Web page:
Supervision: Overview The control function provides supervisors with
opportunities to improve systems on a continuous basis. An emphasis on
coaching and counseling can prevent discipline problems. For example, poor
performance due to low ability or inadequate training, learning problems, drug
and alcohol dependency, physical or mental illness, marginal health, or
disability respond much better to coaching and counseling than to punitive
measures. However, disciplinary action as a behavioral control technique is
necessary when self-discipline breaks down. Effective discipline can eliminate
ineffective employee behavior. An employee should be disciplined when he or
she chooses to break the rules or is not willing to perform the job to standards.
Discipline is corrective actions taken by a supervisor when an employee does
not abide by organizational rules and standards.
Common categories of disciplinary problems are attendance, poor performance,
or misconduct. Attendance problems include unexcused absence, chronic
absenteeism, unexcused or excessive tardiness, and leaving without permission.
Poor performance includes failure to complete work assignments, producing
substandard products or services, and failure to meet established production
requirements. Misconduct includes theft, falsifying employment application,
willfully damaging organizational property, punching another employee's time
card, and falsifying work records. On-the-job Problem Behaviors
2. Failure to use safety devices
Failure to report injuries
Possession of narcotics or alcohol
Possess of weapons
Disciplinary treatment in most organizations is progressive, whereby the
organization attempts to correct the employee's behavior by imposing
increasingly severe penalties for each infraction. The usual steps are: 1. Verbal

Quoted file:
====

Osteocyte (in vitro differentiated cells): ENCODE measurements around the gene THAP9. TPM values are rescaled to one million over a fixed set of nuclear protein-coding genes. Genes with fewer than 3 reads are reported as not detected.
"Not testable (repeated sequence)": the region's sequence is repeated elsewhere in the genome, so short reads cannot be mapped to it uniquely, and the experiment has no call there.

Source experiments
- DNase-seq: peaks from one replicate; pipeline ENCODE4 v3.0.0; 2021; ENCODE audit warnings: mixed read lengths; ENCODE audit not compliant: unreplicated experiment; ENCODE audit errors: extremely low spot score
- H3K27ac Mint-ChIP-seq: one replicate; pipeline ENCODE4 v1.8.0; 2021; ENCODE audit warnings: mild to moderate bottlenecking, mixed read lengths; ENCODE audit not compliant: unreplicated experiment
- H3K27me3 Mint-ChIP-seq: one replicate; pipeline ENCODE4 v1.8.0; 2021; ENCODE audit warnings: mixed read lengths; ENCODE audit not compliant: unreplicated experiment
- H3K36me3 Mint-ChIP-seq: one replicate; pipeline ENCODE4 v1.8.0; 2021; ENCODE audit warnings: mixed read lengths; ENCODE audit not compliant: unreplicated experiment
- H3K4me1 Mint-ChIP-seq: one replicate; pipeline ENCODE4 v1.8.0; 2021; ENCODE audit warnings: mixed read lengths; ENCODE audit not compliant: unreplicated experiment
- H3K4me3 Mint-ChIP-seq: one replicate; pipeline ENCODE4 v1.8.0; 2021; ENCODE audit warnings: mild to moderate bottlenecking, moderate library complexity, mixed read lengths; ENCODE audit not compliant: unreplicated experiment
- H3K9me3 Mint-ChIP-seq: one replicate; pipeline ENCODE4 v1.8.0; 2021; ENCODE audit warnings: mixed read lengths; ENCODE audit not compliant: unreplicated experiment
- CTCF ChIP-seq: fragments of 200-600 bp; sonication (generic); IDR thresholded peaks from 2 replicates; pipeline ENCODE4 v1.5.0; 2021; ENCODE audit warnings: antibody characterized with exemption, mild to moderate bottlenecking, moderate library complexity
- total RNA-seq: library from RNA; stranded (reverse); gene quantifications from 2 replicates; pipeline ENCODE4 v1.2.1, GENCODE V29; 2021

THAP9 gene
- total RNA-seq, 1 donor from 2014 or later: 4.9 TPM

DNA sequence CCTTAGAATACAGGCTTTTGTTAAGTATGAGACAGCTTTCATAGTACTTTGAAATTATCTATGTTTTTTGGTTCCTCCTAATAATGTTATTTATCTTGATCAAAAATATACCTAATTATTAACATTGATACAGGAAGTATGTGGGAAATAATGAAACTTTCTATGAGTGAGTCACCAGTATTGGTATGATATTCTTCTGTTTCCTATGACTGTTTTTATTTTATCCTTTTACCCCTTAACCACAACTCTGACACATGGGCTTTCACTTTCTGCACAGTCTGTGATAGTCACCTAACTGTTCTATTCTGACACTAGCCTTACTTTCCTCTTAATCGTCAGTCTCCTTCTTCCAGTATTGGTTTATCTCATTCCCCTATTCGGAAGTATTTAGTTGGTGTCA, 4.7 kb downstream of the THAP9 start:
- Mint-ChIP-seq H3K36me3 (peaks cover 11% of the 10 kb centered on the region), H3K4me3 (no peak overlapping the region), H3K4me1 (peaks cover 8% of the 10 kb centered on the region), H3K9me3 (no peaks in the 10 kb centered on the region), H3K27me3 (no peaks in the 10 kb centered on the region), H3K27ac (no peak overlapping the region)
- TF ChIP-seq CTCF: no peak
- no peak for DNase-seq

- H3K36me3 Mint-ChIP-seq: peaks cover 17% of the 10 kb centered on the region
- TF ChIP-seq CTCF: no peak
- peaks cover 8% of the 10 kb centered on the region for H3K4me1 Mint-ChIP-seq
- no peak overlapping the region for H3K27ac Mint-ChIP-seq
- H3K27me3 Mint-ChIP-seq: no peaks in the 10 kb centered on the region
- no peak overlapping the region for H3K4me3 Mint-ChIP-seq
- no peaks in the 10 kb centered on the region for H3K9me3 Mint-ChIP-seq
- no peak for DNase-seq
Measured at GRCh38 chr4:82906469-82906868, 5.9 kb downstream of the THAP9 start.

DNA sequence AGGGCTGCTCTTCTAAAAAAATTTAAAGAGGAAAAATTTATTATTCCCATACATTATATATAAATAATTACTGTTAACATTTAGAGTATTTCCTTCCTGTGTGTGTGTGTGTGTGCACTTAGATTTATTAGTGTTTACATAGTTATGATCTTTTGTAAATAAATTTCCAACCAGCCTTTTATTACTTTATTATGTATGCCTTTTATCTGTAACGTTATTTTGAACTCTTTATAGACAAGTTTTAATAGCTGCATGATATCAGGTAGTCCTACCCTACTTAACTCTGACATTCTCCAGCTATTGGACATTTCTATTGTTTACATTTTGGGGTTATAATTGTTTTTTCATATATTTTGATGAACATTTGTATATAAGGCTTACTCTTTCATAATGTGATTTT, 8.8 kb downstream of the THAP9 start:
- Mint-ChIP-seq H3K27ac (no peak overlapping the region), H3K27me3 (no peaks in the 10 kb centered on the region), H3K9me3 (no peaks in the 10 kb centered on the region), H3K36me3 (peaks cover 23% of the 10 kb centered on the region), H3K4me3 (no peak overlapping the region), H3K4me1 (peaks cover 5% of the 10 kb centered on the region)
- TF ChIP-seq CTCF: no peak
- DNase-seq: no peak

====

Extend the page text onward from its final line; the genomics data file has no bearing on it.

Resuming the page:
2. Written warning
3. Suspension, without pay
4. Termination of employment
Employees accept fair, equitable, and consistent discipline. Positive,
progressive, hot stove approaches work best. The hot stove rule is a set of
principals that guide effective disciplining:
Immediacy. The more quickly the discipline follows the offense,
the more likely the discipline will be associated with the offense
rather than with the dispenser of discipline.
Warning. It is more likely that disciplinary action will be interpreted
as fair when employees receive clear warnings that a given violation
will lead to a known discipline.
3. Consistency. Fair treatment demands that disciplinary action be consistent.
Impersonal nature. Penalties should be connected to the behavior (violation)
and not to the personality (person) of the violator.
Before conducting a discipline discussion, the supervisor should be able to:
· Describe the incident by answering: Who? What? When? How? Where?
· Refer to the policy or procedure that was violated.
· Determine whether the employee was previously notified of the correct
operating procedure and be able to provide documentation, if it exists.
· Know whether the employee has been disciplined previously.
· Provide documentation of verbal counseling, if possible.
· Determine whether other employees have violated the same policy/procedure
and what discipline, if any, they received.
In discipline discussions with an employee, the supervisor points out the
unsatisfactory behavior, explains the need for and purpose of the rule or
practice that is being violated, and expresses confidence in the employee's
willingness and ability to make the necessary changes in behavior.
During a discipline discussion the supervisor should be objective in reviewing